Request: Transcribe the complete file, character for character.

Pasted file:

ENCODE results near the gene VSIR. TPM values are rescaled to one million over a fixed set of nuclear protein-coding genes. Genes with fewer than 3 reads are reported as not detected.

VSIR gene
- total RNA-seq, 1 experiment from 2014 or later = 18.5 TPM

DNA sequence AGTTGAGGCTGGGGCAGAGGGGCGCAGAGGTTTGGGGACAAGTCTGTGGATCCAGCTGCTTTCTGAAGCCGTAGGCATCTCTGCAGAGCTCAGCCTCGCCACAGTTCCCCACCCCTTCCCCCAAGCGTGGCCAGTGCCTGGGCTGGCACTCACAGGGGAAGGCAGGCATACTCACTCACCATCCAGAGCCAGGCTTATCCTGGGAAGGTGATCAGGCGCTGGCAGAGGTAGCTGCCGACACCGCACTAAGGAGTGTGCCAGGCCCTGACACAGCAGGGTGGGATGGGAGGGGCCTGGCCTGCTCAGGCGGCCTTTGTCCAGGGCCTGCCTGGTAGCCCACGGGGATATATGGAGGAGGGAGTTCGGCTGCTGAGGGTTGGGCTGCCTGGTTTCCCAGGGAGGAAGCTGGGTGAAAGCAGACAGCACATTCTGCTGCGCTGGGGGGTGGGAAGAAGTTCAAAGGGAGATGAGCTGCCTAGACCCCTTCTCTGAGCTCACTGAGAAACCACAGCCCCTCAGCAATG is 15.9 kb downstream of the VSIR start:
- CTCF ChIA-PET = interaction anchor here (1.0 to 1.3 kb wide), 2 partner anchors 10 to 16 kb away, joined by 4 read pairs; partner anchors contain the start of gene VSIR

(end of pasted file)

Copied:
ENCODE results near the gene VSIR. TPM values are rescaled to one million over a fixed set of nuclear protein-coding genes. Genes with fewer than 3 reads are reported as not detected.

VSIR gene
- total RNA-seq, 1 experiment from 2014 or later = 18.5 TPM

DNA sequence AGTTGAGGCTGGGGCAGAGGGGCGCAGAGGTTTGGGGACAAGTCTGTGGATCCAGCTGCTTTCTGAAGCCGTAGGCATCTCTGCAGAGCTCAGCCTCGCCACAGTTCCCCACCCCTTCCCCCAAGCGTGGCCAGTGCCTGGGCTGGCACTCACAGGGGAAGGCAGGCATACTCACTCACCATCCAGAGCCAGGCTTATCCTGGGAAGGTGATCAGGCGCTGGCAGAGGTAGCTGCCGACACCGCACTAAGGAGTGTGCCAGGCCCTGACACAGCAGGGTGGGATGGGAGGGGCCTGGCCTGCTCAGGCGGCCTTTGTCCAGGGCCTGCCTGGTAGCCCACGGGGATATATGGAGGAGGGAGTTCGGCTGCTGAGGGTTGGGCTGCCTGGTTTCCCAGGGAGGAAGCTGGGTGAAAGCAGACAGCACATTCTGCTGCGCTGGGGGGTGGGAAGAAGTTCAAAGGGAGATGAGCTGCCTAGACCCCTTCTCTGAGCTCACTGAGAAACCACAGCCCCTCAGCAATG is 15.9 kb downstream of the VSIR start:
- CTCF ChIA-PET = interaction anchor here (1.0 to 1.3 kb wide), 2 partner anchors 10 to 16 kb away, joined by 4 read pairs; partner anchors contain the start of gene VSIR